Blood Test Developed to Diagnose Depression

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Researchers have developed a blood test that is able to diagnose depression in adults, a breakthrough that could help clinicians avoid diagnosing the condition based on patient-reported symptoms alone.

Researchers at the Feinberg School of Medicine at Northwestern University, Evanston, Illinois, found that levels of nine RNA blood markers in 32 patients, aged between 21 to 79 years old, that were diagnosed with depression after clinical interviews were significantly different than levels in 32 healthy patients in the same age group.

Also, after 18 weeks of psychotherapy, there were changes in levels of the markers between those who had responded well to therapy and those who didn’t, the researchers reported in Translation Psychology. This is the first time a biomarker has been used to measure the effectiveness of cognitive-behavioral therapy, they added.

The test may also allow for more personalized treatment of depression.

“We know [a combination of psychotherapy and drug therapy is] more effective than either alone but maybe by combining therapies we are using a scattershot approach,” said David Mohr, PhD, director of the Center for Behavioral Intervention Technologies at Feinberg and study author. “Having a blood test would allow us to better target treatment to individuals.”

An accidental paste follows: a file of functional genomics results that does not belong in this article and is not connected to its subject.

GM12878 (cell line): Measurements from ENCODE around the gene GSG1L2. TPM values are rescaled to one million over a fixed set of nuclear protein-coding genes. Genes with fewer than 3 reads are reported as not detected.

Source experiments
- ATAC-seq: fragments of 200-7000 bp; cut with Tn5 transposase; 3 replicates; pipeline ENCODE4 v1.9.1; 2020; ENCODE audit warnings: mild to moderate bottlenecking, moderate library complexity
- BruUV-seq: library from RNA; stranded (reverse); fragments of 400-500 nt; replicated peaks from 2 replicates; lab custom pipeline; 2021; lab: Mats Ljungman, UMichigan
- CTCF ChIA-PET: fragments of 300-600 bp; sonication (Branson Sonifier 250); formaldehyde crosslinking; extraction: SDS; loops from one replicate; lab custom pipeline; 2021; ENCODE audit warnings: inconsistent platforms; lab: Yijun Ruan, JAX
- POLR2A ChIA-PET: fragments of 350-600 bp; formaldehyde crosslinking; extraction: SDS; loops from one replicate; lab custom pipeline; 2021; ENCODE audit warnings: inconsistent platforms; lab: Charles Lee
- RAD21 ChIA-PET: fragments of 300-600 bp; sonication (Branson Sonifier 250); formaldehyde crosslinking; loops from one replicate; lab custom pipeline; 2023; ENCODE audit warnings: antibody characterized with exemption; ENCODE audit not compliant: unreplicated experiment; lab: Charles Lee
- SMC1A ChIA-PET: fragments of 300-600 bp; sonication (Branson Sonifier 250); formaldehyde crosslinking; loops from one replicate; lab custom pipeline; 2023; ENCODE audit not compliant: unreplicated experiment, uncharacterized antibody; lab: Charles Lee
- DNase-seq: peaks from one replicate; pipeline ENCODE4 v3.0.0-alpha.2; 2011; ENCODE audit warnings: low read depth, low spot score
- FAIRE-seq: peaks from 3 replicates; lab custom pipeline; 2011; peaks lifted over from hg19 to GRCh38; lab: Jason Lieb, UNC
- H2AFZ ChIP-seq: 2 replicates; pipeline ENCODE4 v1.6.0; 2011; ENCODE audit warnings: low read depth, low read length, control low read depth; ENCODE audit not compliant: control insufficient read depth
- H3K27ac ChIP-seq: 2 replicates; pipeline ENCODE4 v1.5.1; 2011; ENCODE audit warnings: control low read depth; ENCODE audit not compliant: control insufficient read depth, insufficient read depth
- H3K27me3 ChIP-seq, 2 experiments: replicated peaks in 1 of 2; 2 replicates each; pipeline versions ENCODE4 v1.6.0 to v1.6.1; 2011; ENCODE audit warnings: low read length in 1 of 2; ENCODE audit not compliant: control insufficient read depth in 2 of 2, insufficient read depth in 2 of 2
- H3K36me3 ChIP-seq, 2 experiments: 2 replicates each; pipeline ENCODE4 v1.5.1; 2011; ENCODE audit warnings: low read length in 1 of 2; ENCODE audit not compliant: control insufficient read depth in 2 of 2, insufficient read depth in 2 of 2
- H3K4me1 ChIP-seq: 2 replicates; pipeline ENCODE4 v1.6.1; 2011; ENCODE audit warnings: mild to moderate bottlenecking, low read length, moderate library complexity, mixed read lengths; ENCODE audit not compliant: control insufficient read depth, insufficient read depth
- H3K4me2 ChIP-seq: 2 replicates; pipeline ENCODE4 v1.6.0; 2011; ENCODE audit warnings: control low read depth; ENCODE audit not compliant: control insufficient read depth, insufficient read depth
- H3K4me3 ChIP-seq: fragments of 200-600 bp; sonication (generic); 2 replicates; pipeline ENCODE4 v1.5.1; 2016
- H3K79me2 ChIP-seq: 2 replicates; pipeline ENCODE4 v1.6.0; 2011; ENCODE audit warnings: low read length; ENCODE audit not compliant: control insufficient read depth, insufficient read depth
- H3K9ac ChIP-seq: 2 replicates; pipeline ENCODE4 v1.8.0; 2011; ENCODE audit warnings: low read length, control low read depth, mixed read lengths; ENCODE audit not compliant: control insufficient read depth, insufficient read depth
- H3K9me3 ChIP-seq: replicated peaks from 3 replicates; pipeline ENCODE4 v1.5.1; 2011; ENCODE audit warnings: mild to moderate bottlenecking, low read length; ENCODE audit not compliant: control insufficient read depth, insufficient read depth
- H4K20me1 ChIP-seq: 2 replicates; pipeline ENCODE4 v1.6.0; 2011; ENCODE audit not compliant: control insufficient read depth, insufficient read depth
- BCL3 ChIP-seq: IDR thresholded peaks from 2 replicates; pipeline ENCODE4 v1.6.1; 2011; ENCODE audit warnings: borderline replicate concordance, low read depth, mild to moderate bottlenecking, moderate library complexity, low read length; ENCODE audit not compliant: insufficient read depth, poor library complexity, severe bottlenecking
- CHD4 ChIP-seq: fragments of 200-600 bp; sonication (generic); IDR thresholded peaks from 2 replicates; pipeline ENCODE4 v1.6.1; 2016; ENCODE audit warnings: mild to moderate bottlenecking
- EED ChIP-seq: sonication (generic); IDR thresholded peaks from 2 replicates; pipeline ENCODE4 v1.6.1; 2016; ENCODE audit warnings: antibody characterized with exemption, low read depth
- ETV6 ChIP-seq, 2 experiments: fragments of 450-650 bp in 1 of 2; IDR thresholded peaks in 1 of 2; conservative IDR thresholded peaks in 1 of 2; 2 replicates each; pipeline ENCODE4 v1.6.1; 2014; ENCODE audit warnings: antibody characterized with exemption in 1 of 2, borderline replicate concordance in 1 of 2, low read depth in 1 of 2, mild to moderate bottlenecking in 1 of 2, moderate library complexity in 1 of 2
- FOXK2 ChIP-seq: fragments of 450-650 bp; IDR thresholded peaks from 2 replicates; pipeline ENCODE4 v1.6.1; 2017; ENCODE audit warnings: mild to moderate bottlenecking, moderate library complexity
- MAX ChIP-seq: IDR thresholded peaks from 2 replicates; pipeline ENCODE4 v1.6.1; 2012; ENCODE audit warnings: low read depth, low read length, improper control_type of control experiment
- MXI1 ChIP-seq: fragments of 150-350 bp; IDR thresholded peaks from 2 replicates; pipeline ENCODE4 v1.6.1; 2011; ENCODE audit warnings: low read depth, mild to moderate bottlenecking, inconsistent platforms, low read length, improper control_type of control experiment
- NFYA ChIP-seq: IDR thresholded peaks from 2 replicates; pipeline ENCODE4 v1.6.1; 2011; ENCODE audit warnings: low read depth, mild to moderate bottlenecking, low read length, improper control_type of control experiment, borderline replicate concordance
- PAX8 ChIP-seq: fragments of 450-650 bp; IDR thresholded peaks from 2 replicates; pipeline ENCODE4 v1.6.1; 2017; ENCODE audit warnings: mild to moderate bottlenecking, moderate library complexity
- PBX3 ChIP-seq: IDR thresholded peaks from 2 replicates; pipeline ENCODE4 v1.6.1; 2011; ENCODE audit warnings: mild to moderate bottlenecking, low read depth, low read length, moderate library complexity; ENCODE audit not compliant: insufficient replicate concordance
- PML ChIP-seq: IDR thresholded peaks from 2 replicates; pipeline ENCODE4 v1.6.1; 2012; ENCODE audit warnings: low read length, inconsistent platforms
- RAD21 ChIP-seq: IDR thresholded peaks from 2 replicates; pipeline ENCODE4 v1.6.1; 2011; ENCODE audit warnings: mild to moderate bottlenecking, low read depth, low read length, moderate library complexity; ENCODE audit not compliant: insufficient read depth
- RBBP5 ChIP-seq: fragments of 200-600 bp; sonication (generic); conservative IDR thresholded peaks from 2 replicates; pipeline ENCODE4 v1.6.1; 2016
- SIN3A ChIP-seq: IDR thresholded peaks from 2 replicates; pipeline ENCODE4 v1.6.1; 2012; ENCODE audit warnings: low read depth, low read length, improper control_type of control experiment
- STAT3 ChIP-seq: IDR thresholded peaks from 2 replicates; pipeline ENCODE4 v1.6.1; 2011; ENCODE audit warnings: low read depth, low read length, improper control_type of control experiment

Eva Redei, PhD, a researcher professor at Feinberg and study author, said that the next step is to examine the test in a larger population, as well as analyze whether the test can differentiate between major depressive disorder and bipolar disorder.

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Blood Test Developed to Diagnose Depression

Diagnosing depression can be a difficult task, currently relying on patients reporting symptoms — something those suffering depression don't always do — and doctors correctly interpreting them — which isn't easy as the symptoms are non-specific. Now researchers have developed a blood test to diagnose depression in adults, providing the first objective, scientific diagnosis for the condition.

Earlier this year, a team from the University of Vienna revealed that measuring the levels of serotonin in the blood showed promise for potentially diagnosing depression through a blood test. And in 2012, Eva Redei, a professor of psychiatry and behavioral sciences at Northwestern University Feinberg School of Medicine developed a blood test to diagnose depression in adolescents that involved looking at 26 genetic blood markers.
 

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